The Tucker Car Revisited

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The Tucker Car Revisited


Mrs. Frances Black recently sent me a clipping of one of my Madison’s Heritage columns, printed in the Richmond Register on November 29, 1988. She found the clipping in the desk drawer of her late husband, Raymond. I thought the column worth reprinting given the recent dynamics of the U.S. automotive industry. In reading the article, you will see why Raymond Black kept a copy.

Thank you, Mrs. Black, for sharing once again this bit of Madison’s history.

“On September 3-4, 1948, hundreds of Madison Countians, myself included, went to the corner of First and Water Streets to see the new Tucker car. An ad had appeared on July 24 of that year in the Richmond Daily Register which said ‘Tucker Corporation announces the Tucker car. The first completely new car in 50 years. Step into an entirely new automotive age. Pilot models are already on the road, production of cars will follow soon. Car specialties: 166 horsepower, engine in rear, rubber torsional wheel suspension. Sold in Richmond by: Richmond Tucker Sales. Owners: W. Don Black, Raymond Black, A.J. Valentine, manager, First and Water Street, phone 1533.’ Paco’s Mexican Restaurant and the family Dog now occupy the Tucker car building. The big glass windows were for the display room.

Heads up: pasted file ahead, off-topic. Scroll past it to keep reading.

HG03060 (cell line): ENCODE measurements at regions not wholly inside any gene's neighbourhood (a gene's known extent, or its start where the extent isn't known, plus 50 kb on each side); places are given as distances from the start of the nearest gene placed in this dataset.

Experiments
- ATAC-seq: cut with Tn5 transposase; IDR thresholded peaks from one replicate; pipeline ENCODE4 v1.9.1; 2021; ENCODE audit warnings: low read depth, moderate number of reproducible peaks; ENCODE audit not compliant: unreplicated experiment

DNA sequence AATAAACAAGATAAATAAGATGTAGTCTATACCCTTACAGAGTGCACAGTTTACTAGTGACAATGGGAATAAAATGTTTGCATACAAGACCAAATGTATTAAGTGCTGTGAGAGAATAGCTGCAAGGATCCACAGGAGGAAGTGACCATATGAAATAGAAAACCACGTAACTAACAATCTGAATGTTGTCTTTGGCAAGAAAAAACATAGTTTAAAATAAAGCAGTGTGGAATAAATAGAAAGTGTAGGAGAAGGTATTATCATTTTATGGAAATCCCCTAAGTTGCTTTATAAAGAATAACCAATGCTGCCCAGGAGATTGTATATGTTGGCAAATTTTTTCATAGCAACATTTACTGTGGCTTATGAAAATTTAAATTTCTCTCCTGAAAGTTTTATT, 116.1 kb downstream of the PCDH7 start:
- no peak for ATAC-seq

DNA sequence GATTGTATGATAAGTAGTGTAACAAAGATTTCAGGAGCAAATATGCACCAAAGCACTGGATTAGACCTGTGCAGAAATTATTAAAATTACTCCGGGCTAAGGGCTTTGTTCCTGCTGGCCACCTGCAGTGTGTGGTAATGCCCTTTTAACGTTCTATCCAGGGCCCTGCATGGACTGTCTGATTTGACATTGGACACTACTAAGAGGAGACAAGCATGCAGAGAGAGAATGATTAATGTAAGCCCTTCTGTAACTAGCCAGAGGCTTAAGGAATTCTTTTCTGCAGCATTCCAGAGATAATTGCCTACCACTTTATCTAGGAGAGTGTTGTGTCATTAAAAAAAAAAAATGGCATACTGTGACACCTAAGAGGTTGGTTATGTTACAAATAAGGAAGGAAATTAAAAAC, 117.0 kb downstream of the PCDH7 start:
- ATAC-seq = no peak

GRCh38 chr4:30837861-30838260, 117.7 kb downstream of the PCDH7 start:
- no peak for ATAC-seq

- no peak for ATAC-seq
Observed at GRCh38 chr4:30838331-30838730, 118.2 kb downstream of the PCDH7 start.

Preston T. Tucker began his business career as an office boy at the Cadillac Motor Company. His car had a revolutionary rear engine, years ahead of Detroit. The Big Three car manufacturers in Detroit did not want this car in production. With the aid of powerful senators, charges were brought against Tucker in 1950, four years after he had announced his streamlined car. He and associates were tried in U.S. court in Chicago for fraud and SEC violations (securities). All were acquitted, but it was too late to salvage the Tucker company organization.

Later, the Detroit manufacturers incorporated most of Tucker’s dream: a pop out window shield, a wider stance, recessed door handles, and a lack of injury causing knobs and button sticking out, padded dash, a cyclops center mounted light that turned with the wheels, the rear engine, special suspension, fuel injection, etc. And for repairs, the engine could be removed in 15 minutes with a loaner installed. These cars were sleek and fast, accelerating to 60 mph in 10 seconds.

The display automobile I saw was red. I’ve seen a lot of cars since 1948, but I remember the Tucker best. A movie has been made about Preston Tucker and his dream car: it recently played in Richmond. I went to see it and all the old memories came streaming back. In modern America, it is hard to make dreams come true, particularly if they cost the entrenched money. The Tucker Corporation built 50 cars; 46 of them are still in service. Can Detroit match that?”


Dr. Fred Engle




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Dr. Fred Engle, “The Tucker Car Revisited,” Madison's Heritage Online, accessed May 30, 2023,